Local:  Yes

          According to the Senate Appropriations Committee:

                          Fiscal Impact (in thousands)

             Major Provisions                2010-11     2011-12     
             2012-13               Fund  



                                                               AB 1930

            Enforcement costs             $27       $107       

            * Hazardous Waste Control Account

           SUPPORT  :   (Unable to verify at time of writing)

          Potter Industries, Inc. (source)
          American Glass Bead Manufacturers' Association
          Chemical Industry Council of California
          Swarco Industries Inc.
           OPPOSITION  :    (Unable to verify at time of writing)

          Fair Glass Bead Market Access Coalition
           ARGUMENTS IN SUPPORT  :    According to the bill's sponsor,  
          Potter Industries, Inc.:

            "Assembly Bill 1930 sets a standard for the manufacturing  
            and sale of glass spheres containing high levels of  
            arsenic and lead based on the standard used by the U.S.  

            "Glass beads are pulverized when they are blown out of an  
            air compressor to treat surfaces or for other industrial  
            purposes.  The resulting dust, containing excessive  
            levels of heavy metals, is inhaled by employees or blown  
            into the air potentially contaminating soil and/or water.  
             The U.S. military recognized the danger of glass beads  
            containing toxic levels of arsenic and lead and  
            established a standard to ensure that soldiers,  
            civilians, and the environment were safe from  

          The sponsor refers to a briefing written by an internal  
          scientist, Dr. Ufuk Senturk, who writes, "Despite the  
          common public perception that glasses are inert, as  
          typically referenced for their use as toxic waste  
          containment, scientific literature, as explained above,  
          shows that glasses do leach and release toxic ingredients,  
          such as arsenic and lead.  This is evidenced for commercial  
          grade soda-lime-silicate glasses, where arsenic is shown to  



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          leach up to 75% of its initial content when exposed to  
          basic pH conditions. Enhanced leaching under acidic  
          conditions is also known for soda-lime-silicate glasses (as  
          reported by Clark et al.)."

           ARGUMENTS IN OPPOSITION  :    Fair Glass Bead Market Access  
          Coalition (FGBMAC) writes:

            "The American Association of State Highway and  
            Transportation Officials (AASHTO) Subcommittee on  
            Materials first examined this issue in 2006.  The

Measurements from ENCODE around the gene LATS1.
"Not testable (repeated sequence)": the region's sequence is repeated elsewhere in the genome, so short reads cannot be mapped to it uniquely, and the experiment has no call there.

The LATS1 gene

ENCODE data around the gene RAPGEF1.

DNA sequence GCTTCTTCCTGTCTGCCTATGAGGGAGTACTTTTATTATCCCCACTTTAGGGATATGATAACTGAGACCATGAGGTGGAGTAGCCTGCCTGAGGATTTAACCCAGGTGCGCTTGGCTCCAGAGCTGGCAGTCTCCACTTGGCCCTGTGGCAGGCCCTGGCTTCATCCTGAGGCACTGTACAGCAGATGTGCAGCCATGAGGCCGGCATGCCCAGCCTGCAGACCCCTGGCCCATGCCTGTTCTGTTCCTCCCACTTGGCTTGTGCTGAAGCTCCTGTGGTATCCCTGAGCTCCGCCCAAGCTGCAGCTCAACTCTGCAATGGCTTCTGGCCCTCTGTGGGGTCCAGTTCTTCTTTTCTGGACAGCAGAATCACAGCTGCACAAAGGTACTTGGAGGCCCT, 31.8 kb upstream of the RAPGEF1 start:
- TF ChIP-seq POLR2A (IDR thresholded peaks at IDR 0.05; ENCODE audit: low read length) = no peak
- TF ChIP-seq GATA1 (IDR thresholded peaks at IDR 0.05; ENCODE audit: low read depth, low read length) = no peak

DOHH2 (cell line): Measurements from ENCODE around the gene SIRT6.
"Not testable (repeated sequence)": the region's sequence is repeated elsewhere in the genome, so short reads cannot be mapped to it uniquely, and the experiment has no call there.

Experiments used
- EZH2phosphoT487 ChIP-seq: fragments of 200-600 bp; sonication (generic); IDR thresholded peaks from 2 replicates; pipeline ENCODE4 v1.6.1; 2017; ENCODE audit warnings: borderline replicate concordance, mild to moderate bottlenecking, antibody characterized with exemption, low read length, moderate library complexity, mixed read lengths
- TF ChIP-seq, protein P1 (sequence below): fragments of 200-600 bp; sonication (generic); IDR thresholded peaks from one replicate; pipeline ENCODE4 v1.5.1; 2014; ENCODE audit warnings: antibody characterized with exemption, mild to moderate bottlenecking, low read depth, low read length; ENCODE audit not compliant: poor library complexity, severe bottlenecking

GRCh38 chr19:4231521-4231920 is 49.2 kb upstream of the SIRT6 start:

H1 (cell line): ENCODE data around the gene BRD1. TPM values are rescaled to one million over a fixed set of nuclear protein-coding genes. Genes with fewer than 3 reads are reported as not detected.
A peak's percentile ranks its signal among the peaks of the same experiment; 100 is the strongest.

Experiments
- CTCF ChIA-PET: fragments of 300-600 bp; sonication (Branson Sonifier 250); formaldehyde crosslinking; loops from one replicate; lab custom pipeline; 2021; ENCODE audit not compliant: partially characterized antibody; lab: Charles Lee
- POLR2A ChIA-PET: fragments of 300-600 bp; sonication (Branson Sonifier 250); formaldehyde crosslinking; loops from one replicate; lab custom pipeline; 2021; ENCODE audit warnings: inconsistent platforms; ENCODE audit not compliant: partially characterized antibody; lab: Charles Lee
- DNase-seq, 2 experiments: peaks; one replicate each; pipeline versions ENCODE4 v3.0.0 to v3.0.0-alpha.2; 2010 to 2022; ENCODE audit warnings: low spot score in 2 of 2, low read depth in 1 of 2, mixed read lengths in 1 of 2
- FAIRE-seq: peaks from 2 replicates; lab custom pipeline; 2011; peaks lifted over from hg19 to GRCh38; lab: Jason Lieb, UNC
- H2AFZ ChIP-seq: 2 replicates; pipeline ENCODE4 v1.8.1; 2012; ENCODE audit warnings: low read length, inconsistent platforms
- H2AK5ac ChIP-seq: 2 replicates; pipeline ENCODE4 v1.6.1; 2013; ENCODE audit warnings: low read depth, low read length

corporate sponsor of A.B. 1930 asked the subcommittee to  
            enact regulations restricting the source of recycled  
            glass cullet for bead manufacturing to North American  
            sources.  That effort was opposed by the Subcommittee and  
            other domestic providers/ customers of glass beads.  This  
            same manufacturer subsequently changed tactics away from  
            attempting to limit the source of glass cullet and  
            instead began proposing to limit the heavy metal content  
            of glass beads to 200 ppm arsenic, 200 ppm antimony and  
            200 ppm lead.  In 2007, the Subcommittee decided to  
            empanel a task force led by Eileen Sheehy of the New  
            Jersey Department of Transportation to further review the  
            issue.  That research, referenced earlier, is poised to  
            be released in a presentation to the subcommittee at  
            their annual meeting in August, 2010.
             "Members of the FGBMAC have worked with the New Jersey  
            researchers to provide them with glass bead samples to  
            assist in their work.  We are willing to support and see  
            enacted the heavy metal content levels that would be  
            proposed as a result of this peer-reviewed research.  It  
            is our expectation that these limits will not be confined  
            to lead, but may include a number of heavy metals  
            including arsenic, barium and antimony."

           ASSEMBLY FLOOR  : 
          AYES:  Adams, Ammiano, Anderson, Arambula, Bass, Beall,  
            Bill Berryhill, Blakeslee, Block, Blumenfield, Bradford,  
            Brownley, Buchanan, Caballero, Charles Calderon, Carter,  
            Chesbro, Conway, Cook, Coto, Davis, De La Torre, De Leon,  
            DeVore, Emmerson, Eng, Evans, Feuer, Fletcher, Fong,  
            Fuentes, Fuller, Furutani, Gaines, Galgiani, Garrick,  



                                                               AB 1930

            Gilmore, Hagman, Hall, Harkey, Hayashi, Hernandez, Hill,  
            Huber, Huffman, Jeffries, Jones, Knight, Logue, Bonnie  
            Lowenthal, Ma, Mendoza, Miller, Monning, Nava, Nestande,  
            Niello, Nielsen, Norby, V. Manuel Perez, Portantino,  
            Ruskin, Salas, Saldana, Silva, Skinner, Smyth, Solorio,  
            Swanson, Torlakson, Torres, Torrico, Tran, Villines,  
            Yamada, John A. Perez
          NO VOTE RECORDED:  Tom Berryhill, Lieu, Audra Strickland,  

          TSM:mw  8/4/10   Senate Floor Analyses 

                         SUPPORT/OPPOSITION:  SEE ABOVE